You may have heard about the open problem on Moore graphs which is one of the most famous problems in Algebraic Graph Theory. Here is a brief synopsis…

A *Moore graph* is a regular graph which is extremal in the sense that its number of vertices is large compared to its degree and diameter . Equivalently, a Moore graph is just a regular graph with girth equal to . There is much one can say about Moore graphs, but I just want to concentrate on the diameter 2 case; these are exactly the strongly regular graphs with and . A nice algebraic graph theory argument leads to the Hoffman-Singleton Theorem:

**Theorem:** Any Moore graph with diameter 2 must have degree 2, 3, 7, or 57.

The graphs with degree 2, 3, and 7 are the pentagon, Petersen graph, and Hoffman–Singleton graph, respectively, and these are the unique such diameter 2 graphs with these degrees. The last case, degree 57, is unsolved; we still do not yet know whether such a graph exists!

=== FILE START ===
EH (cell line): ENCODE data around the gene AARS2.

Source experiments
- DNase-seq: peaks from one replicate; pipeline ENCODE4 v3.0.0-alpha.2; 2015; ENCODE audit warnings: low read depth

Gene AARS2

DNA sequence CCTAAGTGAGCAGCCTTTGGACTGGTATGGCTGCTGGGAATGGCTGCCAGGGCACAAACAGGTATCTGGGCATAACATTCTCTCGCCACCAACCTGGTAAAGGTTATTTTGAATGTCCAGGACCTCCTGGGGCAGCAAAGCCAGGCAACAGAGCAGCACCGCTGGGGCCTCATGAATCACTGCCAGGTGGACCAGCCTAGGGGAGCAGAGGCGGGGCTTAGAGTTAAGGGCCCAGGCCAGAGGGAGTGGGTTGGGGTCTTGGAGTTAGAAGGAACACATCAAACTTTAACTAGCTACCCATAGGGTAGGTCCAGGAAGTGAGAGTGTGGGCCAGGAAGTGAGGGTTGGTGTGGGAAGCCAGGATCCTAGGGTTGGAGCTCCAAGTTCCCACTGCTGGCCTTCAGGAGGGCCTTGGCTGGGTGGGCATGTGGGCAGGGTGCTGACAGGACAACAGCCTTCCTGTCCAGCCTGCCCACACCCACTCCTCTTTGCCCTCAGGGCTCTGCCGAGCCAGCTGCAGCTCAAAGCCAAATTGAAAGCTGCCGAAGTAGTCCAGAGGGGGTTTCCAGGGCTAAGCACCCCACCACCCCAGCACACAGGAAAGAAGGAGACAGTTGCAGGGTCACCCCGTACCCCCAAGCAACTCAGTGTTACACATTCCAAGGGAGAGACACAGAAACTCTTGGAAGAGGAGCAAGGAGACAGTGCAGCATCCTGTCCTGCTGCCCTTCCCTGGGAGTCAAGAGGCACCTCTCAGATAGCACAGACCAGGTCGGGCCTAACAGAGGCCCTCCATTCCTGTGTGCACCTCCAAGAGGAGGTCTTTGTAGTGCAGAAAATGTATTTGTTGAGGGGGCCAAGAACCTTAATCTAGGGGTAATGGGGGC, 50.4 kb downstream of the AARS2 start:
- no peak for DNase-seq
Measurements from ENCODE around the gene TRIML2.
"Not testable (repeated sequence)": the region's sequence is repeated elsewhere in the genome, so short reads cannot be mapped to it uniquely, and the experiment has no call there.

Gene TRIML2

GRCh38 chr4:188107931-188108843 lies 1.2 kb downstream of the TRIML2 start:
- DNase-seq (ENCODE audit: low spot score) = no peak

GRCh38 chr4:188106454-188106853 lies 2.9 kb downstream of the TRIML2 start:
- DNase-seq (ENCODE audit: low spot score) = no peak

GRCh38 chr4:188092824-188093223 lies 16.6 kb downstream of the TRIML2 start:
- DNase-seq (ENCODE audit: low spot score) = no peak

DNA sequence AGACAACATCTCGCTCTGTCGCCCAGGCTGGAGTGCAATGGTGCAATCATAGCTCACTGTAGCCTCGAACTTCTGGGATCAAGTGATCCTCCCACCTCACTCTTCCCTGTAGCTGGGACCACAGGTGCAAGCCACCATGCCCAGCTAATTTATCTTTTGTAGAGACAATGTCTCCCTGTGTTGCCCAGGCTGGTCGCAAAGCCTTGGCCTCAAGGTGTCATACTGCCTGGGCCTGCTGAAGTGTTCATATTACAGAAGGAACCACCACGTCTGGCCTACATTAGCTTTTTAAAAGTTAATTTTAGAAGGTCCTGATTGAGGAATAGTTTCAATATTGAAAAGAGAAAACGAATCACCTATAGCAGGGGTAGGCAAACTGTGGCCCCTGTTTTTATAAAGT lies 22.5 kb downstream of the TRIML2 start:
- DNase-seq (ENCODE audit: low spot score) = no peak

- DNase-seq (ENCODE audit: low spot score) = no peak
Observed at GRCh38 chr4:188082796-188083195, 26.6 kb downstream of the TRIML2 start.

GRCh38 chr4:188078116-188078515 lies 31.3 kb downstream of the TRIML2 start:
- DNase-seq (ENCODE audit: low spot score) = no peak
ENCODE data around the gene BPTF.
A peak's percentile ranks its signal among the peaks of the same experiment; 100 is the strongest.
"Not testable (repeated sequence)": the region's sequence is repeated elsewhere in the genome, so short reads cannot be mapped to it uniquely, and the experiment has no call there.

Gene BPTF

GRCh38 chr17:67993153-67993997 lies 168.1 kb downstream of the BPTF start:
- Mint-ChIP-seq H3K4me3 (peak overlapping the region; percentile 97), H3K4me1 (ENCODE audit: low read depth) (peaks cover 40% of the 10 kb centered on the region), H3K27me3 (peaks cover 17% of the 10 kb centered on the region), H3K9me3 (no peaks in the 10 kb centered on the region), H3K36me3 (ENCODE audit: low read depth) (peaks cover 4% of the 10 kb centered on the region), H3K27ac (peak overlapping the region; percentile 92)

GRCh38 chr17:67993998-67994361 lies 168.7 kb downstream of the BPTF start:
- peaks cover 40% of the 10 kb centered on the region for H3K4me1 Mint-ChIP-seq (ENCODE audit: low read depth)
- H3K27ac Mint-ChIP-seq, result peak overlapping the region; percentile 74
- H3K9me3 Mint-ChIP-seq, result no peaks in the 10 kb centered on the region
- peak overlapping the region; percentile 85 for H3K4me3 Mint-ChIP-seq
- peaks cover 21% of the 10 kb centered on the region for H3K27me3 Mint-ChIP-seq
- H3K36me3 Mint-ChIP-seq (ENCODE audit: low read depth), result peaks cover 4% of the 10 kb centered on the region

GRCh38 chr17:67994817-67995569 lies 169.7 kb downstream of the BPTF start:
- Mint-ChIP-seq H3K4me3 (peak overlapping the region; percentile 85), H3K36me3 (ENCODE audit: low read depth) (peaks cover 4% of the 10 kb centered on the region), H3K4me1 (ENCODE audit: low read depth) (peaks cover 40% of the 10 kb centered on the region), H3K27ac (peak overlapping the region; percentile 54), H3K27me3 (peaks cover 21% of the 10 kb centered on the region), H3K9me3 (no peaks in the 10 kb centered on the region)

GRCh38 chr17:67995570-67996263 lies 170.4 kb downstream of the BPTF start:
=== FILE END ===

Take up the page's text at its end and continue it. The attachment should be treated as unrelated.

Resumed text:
What we do know is that a Moore graph of diameter 2 and degree 57 is vertex-intransitive and the automorphism group has order not divisible by 4. In fact, an involutary automorphism must fix 56 points. Not much more could be said until very recently, and I want to make special mention of a recent preprint of Martin Mačaj and Jozef Širáň. They prove that the automorphism group must have size at most 375.

So what do you think? Does a Moore graph of diameter 2 and degree 57 exist?